Generic System Models: Background and Related Work

Generic System Models: Background and Related Work

DOI: 10.4018/978-1-5225-1888-4.ch001
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Systemic and holistic approaches provide a new way of thinking about, understanding and designing systems. In this chapter we aim to highlight the most significant and influential work in this trend, and in particular the achievements of cybernetics, systemics and coordination modeling. Starting with cybernetics, related topics like cybernetic orders, self-organization, autopoiesis and conversation theory are explained. Systemics, and especially general system theory, provide a general language and terminology to express and model systems independent of any research domain. Together with integral and system thinking, this leads to a paradigm shift in understanding and modeling complex and non-linear systems. Concretely, we introduce the meta model of Schwarz which was the starting point of our own generic system model URANOS. Finally, the coordination theories and models which had a great impact on our research on human-centered design are outlined.
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Many research fields like mathematics, physics, computer science, biology and sociology face the challenge of modeling and analyzing complex and non-linear systems. Cybernetics, as an interdisciplinary approach, addresses this topic. The term “Cybernetics” originally comes from the Greek “κυβερνητικη” (kybernetike), meaning “governance” or “steersman”. Cybernetics is primarily concerned with behavioral issues like goal directedness, functional behavior, complex decision-making and learning, rather than the structural organization of a system. It provides a generic framework in which systems (artificial or natural) can be ordered, related and understood (Ashby, 1957).

This section begins with the origin of cybernetics. Thereafter, two cybernetic orders are presented, followed by the principles of self-organization and autopoiesis. Finally, cybernetic conversation theory closes this section.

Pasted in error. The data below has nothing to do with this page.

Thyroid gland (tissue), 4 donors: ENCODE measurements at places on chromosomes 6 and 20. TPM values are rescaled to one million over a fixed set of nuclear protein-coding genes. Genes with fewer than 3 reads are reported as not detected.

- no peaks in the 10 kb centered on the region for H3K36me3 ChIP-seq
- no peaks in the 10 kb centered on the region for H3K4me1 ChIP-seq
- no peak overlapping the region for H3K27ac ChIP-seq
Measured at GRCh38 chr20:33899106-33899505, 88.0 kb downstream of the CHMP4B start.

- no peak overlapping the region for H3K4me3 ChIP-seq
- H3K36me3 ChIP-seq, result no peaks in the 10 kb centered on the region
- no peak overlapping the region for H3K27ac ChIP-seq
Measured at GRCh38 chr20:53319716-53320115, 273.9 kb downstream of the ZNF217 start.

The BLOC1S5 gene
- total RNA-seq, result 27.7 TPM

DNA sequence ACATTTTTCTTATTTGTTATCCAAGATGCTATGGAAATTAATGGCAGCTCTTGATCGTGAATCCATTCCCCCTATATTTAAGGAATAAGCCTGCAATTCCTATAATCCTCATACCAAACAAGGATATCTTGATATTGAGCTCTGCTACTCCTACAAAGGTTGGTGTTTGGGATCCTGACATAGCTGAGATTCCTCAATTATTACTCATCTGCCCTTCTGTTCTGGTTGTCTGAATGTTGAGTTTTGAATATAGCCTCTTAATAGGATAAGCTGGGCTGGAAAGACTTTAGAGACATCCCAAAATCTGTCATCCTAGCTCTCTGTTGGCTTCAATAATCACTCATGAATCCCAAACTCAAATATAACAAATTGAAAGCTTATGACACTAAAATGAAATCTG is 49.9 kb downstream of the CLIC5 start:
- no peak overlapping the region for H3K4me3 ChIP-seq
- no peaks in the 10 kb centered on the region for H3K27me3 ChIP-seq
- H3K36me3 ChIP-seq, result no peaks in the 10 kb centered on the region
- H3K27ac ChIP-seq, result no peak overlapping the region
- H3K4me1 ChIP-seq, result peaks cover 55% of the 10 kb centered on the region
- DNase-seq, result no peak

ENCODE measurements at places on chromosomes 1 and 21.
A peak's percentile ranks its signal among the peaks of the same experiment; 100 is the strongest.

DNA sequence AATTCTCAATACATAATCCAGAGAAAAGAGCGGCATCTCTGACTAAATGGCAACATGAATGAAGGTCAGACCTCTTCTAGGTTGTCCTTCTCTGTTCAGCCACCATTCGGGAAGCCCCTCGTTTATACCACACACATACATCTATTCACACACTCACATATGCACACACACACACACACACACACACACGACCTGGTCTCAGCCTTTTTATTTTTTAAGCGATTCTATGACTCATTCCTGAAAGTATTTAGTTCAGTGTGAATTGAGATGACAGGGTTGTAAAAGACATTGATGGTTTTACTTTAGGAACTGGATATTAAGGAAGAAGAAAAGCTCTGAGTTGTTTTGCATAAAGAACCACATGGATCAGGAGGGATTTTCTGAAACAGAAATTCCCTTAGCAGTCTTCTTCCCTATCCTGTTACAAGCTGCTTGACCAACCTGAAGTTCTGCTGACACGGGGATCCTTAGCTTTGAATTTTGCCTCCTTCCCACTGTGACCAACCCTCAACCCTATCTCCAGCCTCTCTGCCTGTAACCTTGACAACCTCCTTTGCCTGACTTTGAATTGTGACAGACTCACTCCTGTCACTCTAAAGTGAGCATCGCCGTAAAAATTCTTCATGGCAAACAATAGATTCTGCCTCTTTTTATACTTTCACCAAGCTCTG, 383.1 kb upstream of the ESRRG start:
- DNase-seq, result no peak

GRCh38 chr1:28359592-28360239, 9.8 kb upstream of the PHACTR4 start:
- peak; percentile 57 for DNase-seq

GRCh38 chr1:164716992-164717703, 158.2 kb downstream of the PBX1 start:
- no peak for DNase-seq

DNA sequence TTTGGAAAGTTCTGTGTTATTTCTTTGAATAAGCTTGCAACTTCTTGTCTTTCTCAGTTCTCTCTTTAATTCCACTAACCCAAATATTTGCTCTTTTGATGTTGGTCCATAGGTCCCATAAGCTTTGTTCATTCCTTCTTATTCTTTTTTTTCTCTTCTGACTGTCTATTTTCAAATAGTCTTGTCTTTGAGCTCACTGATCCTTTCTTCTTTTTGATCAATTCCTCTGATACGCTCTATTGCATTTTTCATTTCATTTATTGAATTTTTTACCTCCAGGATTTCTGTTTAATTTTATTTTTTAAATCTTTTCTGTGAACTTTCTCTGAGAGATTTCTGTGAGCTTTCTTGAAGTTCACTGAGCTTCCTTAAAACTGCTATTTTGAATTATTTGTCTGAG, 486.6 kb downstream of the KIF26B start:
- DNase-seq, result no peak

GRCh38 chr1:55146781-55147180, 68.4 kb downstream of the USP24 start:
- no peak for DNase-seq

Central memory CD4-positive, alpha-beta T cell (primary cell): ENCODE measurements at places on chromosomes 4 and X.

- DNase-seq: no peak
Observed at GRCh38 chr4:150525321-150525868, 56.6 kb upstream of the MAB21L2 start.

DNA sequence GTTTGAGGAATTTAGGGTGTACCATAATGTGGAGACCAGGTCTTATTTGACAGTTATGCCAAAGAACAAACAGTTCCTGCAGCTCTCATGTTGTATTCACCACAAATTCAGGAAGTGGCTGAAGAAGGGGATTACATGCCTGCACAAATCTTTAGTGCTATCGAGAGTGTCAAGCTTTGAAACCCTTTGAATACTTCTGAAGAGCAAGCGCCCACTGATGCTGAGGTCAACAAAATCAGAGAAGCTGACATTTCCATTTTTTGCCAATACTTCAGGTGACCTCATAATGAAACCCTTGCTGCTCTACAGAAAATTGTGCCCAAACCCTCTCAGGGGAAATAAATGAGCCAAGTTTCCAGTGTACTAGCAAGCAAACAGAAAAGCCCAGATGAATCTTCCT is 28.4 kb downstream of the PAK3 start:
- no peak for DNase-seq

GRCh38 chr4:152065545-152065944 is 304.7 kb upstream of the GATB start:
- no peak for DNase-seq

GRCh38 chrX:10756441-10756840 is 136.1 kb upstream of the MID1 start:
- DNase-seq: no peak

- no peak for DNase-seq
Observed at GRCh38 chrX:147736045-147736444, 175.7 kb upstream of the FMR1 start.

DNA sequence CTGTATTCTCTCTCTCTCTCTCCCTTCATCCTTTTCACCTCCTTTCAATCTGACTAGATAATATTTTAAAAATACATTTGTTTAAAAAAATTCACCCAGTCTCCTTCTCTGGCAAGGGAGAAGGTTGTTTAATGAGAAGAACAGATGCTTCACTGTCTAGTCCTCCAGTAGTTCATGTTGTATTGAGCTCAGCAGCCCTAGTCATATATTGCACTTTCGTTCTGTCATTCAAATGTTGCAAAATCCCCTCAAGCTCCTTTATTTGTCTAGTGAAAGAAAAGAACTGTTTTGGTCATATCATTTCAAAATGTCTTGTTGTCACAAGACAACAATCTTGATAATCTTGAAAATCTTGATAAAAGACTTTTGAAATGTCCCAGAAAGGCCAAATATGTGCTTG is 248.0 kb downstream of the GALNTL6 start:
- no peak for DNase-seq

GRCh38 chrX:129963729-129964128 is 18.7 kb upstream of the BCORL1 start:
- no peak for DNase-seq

In the 1940’s and 1950’s the Macy Conferences (Pias, 2016) brought together post-war intellectuals from different research areas like electro- and mechanical-engineering, mathematical logic, biology, anthropology, psychology, linguistics and philosophy. The participants, among others W. McCulloch, M. Mead, N. Wiener, H. von Foerster, J. von Neumann and C.E. Shannon (C.E. Shannon participated in the conference as a guest), aimed to explore common principles expressed in their research domains. It became apparent that feedback and control loops exist in different research domains. In many cases, they cause endless recursion, which is regarded as very problematic.

Based on the Macy Conferences and his study of control and feedback loops, N. Wiener wrote his book Cybernetics: or Control and Communication in the Animal and the Machine, where he defined cybernetics as “the scientific study of control and communication in the animal and the machine” (Wiener, 1948). One of the major concerns in his book was feedback loops that can be found in human and animal reflexes as well as in technical systems. This led to his intention to develop a general theory describing organizational and control relations within systems, artificial or natural. The confluence of N. Wiener’s work and the Macy Conferences was the birth of cybernetics.

The focus was originally on processes which occur either in machines or living systems. This also included cybernetic implications on cognitive and social systems, as addressed by N. Wiener (Wiener, 1950). Ever since, cybernetics has become an interdisciplinary study of complex systems and system dynamics in a very general sense. Even today, a small community of researchers studies this issue, but mostly cybernetics is nowadays an integral part of specific research disciplines, such as mechanical-engineering, artificial intelligence or sociology.

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